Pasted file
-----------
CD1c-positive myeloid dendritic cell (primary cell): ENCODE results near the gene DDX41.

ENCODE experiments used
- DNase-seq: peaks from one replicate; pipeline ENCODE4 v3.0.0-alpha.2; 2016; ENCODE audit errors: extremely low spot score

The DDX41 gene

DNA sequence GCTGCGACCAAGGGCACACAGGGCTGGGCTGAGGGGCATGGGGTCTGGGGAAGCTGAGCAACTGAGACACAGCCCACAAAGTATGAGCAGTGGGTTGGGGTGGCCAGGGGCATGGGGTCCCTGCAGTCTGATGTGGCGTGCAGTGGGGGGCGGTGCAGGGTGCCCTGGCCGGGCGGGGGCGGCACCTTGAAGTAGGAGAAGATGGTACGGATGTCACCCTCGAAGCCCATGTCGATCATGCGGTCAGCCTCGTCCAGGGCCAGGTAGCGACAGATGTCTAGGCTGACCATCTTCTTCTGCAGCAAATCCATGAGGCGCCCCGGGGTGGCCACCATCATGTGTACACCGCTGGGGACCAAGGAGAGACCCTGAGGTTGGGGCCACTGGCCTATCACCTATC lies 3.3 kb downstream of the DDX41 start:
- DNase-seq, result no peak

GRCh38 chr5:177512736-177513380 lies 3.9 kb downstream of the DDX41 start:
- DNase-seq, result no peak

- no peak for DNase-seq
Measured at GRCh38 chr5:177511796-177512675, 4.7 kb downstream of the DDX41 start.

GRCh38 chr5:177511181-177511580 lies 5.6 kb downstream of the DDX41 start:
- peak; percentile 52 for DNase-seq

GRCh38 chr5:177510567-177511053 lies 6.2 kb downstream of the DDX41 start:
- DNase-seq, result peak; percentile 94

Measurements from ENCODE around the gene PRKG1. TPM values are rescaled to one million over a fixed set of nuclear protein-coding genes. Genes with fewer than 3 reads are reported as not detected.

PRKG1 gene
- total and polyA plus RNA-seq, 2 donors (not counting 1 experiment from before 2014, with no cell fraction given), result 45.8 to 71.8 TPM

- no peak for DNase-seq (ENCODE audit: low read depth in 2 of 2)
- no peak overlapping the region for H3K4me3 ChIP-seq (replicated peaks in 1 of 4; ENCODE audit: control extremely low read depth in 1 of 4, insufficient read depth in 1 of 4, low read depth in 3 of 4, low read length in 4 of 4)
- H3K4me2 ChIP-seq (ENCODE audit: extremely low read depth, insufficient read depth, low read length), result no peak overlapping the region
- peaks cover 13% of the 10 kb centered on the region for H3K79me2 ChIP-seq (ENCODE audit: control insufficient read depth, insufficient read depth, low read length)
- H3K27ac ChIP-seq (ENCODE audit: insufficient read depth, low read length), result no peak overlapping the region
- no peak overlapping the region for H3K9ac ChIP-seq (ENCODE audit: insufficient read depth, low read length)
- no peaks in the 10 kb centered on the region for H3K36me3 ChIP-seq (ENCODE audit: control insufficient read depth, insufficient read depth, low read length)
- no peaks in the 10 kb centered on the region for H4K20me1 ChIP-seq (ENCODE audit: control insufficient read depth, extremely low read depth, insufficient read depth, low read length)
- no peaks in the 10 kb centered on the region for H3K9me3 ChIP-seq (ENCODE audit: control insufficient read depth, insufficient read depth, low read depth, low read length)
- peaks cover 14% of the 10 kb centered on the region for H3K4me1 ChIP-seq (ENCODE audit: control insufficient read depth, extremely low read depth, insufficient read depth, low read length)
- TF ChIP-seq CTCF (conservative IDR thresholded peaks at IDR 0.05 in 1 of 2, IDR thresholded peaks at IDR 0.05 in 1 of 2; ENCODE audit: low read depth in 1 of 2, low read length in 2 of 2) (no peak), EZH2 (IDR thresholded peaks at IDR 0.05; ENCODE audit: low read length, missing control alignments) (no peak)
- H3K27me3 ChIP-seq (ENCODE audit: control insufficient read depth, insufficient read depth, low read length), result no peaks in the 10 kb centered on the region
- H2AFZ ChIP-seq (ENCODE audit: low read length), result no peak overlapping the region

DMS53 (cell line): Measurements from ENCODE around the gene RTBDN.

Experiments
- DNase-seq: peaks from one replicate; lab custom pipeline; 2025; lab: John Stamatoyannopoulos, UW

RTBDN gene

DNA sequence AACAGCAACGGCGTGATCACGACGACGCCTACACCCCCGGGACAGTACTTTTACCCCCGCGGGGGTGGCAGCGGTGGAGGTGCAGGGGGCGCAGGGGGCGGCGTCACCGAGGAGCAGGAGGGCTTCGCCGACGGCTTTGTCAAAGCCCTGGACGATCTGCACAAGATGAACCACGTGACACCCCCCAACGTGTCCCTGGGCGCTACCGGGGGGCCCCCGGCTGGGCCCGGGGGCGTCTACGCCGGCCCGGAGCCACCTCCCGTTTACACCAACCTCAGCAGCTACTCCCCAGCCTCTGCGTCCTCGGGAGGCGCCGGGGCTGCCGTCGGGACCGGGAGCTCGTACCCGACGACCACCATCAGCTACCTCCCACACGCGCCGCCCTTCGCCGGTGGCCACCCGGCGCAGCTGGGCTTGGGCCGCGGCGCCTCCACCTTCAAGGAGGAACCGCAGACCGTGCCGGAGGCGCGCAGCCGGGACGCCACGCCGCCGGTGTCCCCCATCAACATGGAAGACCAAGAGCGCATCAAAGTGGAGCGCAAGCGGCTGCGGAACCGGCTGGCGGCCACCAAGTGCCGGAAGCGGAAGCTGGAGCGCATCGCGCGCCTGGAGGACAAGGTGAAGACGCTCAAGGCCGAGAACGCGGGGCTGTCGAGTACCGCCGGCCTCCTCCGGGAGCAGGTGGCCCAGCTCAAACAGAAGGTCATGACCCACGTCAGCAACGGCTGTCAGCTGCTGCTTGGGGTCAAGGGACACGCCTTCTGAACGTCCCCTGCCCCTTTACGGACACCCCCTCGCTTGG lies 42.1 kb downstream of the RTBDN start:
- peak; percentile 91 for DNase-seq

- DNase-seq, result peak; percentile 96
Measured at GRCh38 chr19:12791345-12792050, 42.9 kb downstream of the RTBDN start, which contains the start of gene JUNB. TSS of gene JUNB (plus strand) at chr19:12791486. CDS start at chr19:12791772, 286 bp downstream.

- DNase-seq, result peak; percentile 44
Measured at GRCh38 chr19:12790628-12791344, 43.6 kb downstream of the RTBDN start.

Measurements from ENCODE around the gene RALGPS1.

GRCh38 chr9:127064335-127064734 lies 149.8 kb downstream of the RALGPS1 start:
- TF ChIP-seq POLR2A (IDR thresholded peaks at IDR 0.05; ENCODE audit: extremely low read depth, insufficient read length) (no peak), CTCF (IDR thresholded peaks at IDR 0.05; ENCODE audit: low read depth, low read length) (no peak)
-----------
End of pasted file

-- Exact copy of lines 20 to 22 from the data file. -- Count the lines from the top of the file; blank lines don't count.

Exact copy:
- H3K4me2 ChIP-seq (ENCODE audit: extremely low read depth, insufficient read depth, low read length), result no peak overlapping the region
- peaks cover 13% of the 10 kb centered on the region for H3K79me2 ChIP-seq (ENCODE audit: control insufficient read depth, insufficient read depth, low read length)
- H3K27ac ChIP-seq (ENCODE audit: insufficient read depth, low read length), result no peak overlapping the region